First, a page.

life

Life, on our planet, is diverse. On my little patch of this world, here in Cyprus, the summer is a daily battle. Not to keep cool from the heat but to keep the ants at bay. From tiny ants that can hardly be seen scurrying across the marbled black kitchen work top, to huge ants that go around in gangs at night, beating up unsuspecting lizards. Life is certainly diverse, both big and small.

When you think about it, it makes you wonder where all this diversity came from. Well, our Mr Darwin sorted that one out for us, but something he could never explain is where life initially came from. Was it a spontaneous thing? Was our young planet hit by an asteroid bearing the building blocks of life? Or is there a god who waved a magic wand? We will never know. It will forever be one of life’s unanswered questions.

I don’t know about you, dear reader, but I’ve always had this niggly little thought at the back of my mind that there is more to life than meets the eye. We wake up, eat breakfast, do our daily routines, come home, eat a meal, watch TV, read a book, go to bed. Repeat. So yes, with a few exceptions for holidays (assuming the pandemic allows us) and other events, our daily lives until we retire can become a rut, rather than a routine. Even in retirement we soon immerse ourselves in a new a routine. In my mind I have always thought there has to be more to all this.

The other day I was making a sandwich and had just sliced some of my homemade bread. Something caught my eye and I realised I was looking at a tiny, tiny ant in my kitchen, dragging a piece of breadcrumb across the vast expanse that is my kitchen worktop. It isn’t vast to me, but it must have seemed so to this little ant. I’m not a great believer in killing anything because it happens to infringe on my territory, not unless it’s an actual ant invasion. So, I watched this little fellow and was in awe after a couple of minutes. Not only had he struggled to carry, push, and pull something three times his size, he had done so single-handily and with dogged perseverance. It was as he came to the end of his journey, a couple of centimetres from the edge of the worktop, that I had a nerve jangling feeling that someone was looking down, watching me, watching what I was doing. It was a feeling that passed quickly. I put it aside as the musings of a writer. But days later, that thought, that feeling, was still with me.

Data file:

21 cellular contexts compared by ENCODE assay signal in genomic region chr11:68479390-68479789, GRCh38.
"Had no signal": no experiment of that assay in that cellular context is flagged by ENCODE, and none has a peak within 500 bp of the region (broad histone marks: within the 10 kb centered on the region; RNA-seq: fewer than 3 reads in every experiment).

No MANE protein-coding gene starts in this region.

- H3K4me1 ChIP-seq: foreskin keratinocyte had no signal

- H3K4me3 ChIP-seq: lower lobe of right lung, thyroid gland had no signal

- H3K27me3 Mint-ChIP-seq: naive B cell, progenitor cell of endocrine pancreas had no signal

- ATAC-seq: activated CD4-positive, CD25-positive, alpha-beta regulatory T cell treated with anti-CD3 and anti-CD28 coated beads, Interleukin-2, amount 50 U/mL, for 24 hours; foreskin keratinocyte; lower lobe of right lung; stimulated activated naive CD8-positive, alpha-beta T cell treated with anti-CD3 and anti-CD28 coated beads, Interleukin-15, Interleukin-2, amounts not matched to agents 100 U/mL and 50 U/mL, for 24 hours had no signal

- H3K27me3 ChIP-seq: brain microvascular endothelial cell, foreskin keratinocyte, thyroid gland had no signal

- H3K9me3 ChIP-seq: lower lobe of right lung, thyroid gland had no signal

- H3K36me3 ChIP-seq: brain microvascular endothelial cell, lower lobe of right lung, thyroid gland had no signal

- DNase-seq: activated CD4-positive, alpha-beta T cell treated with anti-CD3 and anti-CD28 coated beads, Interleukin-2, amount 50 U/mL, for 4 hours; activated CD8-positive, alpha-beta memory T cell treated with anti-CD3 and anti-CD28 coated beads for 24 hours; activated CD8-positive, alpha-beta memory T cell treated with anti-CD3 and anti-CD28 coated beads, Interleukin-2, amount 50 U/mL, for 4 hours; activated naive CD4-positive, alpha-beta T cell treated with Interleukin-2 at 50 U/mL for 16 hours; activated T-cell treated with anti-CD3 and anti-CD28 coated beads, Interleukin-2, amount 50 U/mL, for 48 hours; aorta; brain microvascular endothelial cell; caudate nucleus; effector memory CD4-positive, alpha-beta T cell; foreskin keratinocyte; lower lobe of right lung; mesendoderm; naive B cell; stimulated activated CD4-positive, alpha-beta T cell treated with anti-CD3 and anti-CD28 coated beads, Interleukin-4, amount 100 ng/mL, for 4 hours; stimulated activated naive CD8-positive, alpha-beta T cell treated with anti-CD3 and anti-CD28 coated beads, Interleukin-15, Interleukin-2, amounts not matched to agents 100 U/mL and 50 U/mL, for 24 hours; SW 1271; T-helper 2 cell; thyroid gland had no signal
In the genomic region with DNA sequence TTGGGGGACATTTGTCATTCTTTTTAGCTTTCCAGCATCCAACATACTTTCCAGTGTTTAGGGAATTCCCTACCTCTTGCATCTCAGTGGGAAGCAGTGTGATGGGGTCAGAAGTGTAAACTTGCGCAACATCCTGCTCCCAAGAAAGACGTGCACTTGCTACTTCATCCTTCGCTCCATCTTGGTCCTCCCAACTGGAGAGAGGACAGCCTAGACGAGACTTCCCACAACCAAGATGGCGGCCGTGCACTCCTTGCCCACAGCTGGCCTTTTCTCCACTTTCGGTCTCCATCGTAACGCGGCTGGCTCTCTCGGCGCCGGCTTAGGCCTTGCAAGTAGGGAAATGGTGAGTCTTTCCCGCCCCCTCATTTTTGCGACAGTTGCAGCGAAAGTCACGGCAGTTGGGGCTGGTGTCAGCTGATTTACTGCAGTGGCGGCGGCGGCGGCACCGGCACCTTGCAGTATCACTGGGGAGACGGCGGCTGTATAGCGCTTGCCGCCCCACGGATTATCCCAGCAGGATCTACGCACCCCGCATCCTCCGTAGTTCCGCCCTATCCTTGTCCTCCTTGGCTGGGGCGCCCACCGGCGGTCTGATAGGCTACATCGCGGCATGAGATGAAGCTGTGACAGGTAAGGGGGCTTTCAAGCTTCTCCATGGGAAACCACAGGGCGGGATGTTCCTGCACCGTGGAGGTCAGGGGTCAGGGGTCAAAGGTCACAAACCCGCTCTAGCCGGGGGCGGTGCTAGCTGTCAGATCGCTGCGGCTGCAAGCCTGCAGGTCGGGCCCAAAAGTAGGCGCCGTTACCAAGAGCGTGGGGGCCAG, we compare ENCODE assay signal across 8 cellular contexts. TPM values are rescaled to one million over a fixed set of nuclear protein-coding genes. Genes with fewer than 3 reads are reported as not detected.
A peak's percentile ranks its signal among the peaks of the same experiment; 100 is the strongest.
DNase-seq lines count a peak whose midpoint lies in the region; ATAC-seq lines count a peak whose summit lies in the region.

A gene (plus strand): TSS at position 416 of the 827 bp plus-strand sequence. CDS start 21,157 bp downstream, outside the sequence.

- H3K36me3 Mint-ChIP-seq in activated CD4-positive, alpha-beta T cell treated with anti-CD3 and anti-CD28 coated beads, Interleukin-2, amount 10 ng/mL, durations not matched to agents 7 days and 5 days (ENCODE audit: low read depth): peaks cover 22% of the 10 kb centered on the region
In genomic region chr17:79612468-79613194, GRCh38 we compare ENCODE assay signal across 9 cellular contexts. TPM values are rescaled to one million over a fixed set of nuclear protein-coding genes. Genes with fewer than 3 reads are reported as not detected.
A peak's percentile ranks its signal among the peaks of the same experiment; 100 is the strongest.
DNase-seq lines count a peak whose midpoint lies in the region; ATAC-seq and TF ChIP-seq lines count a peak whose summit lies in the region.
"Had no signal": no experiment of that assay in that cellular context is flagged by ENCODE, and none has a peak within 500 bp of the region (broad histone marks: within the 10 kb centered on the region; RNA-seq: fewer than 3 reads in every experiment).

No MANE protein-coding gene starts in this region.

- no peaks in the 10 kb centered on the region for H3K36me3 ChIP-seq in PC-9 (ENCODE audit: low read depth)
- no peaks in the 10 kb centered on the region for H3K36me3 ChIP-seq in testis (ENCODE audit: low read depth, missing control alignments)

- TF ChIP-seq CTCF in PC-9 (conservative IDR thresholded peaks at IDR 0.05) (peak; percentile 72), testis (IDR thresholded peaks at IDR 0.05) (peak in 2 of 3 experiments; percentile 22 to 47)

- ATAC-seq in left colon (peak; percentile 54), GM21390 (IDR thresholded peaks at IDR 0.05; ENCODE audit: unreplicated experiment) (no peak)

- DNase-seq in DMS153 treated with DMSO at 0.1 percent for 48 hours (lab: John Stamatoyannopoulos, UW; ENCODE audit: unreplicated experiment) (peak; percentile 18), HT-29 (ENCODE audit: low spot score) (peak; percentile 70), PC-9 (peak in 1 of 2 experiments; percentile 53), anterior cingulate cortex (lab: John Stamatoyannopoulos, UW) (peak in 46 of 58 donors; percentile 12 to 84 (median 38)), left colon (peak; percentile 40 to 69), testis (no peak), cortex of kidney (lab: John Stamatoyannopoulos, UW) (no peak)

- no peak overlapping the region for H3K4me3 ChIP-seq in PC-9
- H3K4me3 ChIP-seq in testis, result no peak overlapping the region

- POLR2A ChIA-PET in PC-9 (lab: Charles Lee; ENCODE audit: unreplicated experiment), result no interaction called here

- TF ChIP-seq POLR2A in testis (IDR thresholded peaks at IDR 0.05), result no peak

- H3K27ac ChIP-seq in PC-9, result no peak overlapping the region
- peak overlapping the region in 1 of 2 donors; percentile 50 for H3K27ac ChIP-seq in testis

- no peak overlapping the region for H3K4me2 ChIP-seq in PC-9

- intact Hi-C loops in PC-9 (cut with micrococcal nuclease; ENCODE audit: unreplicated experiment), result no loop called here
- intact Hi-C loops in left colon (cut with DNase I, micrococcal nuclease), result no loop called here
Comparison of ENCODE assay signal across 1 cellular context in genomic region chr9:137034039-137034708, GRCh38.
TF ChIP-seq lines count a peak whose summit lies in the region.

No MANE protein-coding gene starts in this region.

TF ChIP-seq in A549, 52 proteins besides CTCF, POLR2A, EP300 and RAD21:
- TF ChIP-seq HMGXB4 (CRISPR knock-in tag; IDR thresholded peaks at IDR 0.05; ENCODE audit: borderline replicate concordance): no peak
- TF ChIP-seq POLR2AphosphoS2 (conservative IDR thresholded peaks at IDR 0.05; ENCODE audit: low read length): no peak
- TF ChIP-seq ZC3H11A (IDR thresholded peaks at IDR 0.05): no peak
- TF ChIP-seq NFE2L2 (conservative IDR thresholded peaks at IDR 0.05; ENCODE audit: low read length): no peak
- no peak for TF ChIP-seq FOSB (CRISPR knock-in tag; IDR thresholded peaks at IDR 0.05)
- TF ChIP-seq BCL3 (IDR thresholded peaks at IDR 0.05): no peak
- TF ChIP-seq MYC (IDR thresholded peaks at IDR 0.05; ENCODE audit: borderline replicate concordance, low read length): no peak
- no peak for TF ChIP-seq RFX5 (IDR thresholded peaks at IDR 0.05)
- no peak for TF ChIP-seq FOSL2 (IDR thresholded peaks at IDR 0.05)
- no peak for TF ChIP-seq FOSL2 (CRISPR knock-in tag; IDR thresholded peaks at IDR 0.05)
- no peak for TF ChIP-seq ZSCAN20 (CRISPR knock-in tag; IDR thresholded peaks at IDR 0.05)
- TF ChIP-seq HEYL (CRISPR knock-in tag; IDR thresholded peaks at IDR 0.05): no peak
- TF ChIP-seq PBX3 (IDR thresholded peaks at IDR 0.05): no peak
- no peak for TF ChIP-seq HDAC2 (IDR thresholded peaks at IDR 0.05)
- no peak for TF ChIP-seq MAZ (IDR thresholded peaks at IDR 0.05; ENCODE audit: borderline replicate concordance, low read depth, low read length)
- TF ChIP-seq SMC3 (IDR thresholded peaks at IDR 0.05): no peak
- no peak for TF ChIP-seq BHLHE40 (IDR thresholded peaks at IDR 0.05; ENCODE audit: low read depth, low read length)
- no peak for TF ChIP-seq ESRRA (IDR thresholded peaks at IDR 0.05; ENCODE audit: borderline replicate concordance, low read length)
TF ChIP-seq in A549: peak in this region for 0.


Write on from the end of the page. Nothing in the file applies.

So, what if we humans aren’t the pinnacle of this life in our universe. Physicists have long speculated that there are higher dimensions that we have no knowledge of, but their theories point to the existence of such higher dimensions. Are there beings populating these higher dimensions, who regard us with the same cool and dispassionate observation that we employ when watching ants and other creatures. Even more odd and weird is the theory that we are holograms in a vast computer program being run by, well, who knows!

I’ve often thought that maybe when we die, we are woken up and realise we have been immersed in a computer game, Total Recall meets Age of Empires?

Whatever there is or isn’t hidden from us, it certainly helps exercise the brain by speculating about Life, the Universe, and the Bigger Picture.

Copyright © Tom Kane 2021

You cannot get a much bigger picture than my historical fiction trilogy The Brittle Saga Trilogy. It spans four decades between 1911 and the end of World War 2. Book One was published in June 2020. Book Two will be published in August 2021 and Book Three will be published in the winter of 2021/22.

You can read a sample of The Brittle Sea, Book One in the trilogy, by clicking the Preview button below.

 

 

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